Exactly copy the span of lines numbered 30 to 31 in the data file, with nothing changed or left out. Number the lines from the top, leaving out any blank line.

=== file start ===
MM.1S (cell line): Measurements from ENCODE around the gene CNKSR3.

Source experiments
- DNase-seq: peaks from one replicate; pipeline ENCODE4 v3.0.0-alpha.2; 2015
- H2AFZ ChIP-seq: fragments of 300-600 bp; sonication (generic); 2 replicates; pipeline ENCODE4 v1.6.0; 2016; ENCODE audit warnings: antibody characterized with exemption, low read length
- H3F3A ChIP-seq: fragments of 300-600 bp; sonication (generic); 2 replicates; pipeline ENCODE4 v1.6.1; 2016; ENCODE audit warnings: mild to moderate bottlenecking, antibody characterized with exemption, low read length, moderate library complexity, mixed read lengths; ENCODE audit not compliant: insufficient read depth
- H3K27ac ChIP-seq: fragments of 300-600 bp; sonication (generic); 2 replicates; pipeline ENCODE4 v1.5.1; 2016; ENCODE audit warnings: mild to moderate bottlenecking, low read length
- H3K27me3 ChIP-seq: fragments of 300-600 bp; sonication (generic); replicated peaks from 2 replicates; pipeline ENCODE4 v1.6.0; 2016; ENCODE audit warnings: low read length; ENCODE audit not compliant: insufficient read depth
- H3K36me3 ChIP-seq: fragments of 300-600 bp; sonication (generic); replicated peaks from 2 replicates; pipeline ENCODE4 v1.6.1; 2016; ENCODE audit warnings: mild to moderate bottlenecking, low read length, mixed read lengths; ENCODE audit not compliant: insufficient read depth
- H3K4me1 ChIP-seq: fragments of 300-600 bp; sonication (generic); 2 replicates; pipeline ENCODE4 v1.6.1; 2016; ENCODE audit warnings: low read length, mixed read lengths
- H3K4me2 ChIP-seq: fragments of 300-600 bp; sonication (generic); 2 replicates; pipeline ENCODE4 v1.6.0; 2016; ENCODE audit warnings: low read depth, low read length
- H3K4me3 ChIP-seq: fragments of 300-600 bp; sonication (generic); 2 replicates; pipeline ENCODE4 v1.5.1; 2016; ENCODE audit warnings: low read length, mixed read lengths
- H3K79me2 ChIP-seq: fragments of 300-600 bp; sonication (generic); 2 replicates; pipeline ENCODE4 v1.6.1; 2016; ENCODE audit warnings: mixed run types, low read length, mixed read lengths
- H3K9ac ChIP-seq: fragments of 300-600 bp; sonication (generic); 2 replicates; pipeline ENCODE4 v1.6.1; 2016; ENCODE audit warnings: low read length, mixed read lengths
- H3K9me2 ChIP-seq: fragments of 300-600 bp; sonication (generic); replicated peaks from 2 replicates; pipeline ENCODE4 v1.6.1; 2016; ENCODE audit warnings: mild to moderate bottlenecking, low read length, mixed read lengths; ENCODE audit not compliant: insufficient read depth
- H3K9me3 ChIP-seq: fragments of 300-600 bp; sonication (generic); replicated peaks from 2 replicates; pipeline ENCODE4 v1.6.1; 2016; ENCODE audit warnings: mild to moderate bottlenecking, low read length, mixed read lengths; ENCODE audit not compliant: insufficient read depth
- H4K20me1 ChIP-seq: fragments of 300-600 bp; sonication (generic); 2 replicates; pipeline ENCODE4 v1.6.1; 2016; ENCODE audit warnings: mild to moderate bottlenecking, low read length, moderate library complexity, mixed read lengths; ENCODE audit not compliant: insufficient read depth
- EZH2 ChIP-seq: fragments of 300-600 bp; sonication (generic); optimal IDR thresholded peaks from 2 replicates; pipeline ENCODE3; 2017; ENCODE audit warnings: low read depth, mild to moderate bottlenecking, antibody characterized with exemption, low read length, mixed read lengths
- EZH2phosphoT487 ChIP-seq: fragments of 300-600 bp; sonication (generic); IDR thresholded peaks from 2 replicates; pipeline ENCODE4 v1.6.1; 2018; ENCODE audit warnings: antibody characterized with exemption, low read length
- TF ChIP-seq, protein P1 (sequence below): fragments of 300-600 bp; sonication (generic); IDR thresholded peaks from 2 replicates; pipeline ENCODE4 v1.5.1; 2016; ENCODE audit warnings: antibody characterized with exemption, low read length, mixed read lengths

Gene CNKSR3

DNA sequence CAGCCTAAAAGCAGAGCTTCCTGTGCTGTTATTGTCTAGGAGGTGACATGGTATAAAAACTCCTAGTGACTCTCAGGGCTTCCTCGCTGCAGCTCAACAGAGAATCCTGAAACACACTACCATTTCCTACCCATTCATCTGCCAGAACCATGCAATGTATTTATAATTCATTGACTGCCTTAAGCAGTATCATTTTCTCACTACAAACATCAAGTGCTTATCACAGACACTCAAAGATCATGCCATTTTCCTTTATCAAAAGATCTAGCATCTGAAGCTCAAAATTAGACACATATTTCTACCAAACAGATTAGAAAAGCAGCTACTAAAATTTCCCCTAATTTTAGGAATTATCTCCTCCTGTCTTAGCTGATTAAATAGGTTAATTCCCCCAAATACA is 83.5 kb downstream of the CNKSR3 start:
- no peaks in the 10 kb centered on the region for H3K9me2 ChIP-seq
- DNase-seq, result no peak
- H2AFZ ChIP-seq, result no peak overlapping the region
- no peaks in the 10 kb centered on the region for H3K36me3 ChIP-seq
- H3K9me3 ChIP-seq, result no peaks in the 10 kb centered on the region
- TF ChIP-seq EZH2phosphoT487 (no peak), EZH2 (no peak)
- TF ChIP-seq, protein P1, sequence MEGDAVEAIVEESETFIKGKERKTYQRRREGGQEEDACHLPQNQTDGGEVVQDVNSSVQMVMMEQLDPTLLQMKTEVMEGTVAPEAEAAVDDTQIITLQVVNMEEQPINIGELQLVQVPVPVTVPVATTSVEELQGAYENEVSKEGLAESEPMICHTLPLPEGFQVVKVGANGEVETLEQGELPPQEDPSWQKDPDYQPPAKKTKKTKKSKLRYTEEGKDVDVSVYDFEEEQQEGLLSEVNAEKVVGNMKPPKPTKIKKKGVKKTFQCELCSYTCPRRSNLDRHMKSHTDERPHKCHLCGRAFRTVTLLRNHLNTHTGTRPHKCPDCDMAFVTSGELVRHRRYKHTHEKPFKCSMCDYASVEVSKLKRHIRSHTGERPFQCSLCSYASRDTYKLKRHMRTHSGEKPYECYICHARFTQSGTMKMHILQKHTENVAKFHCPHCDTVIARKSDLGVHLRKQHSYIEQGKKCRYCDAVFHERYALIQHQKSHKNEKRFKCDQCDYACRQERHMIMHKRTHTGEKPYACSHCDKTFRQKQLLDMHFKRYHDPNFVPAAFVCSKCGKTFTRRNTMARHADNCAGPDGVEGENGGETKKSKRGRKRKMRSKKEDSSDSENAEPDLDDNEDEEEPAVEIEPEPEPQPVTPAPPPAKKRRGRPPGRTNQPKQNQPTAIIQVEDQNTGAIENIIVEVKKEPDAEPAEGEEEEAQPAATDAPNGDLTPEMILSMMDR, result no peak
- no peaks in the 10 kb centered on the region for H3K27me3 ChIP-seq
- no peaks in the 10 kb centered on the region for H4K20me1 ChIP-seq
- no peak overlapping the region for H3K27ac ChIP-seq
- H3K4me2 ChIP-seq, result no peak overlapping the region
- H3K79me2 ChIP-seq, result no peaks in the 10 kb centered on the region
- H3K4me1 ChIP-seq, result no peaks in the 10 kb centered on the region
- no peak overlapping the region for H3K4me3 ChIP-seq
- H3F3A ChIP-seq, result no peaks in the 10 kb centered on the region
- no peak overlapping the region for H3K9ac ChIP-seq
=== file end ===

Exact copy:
- no peaks in the 10 kb centered on the region for H4K20me1 ChIP-seq
- no peak overlapping the region for H3K27ac ChIP-seq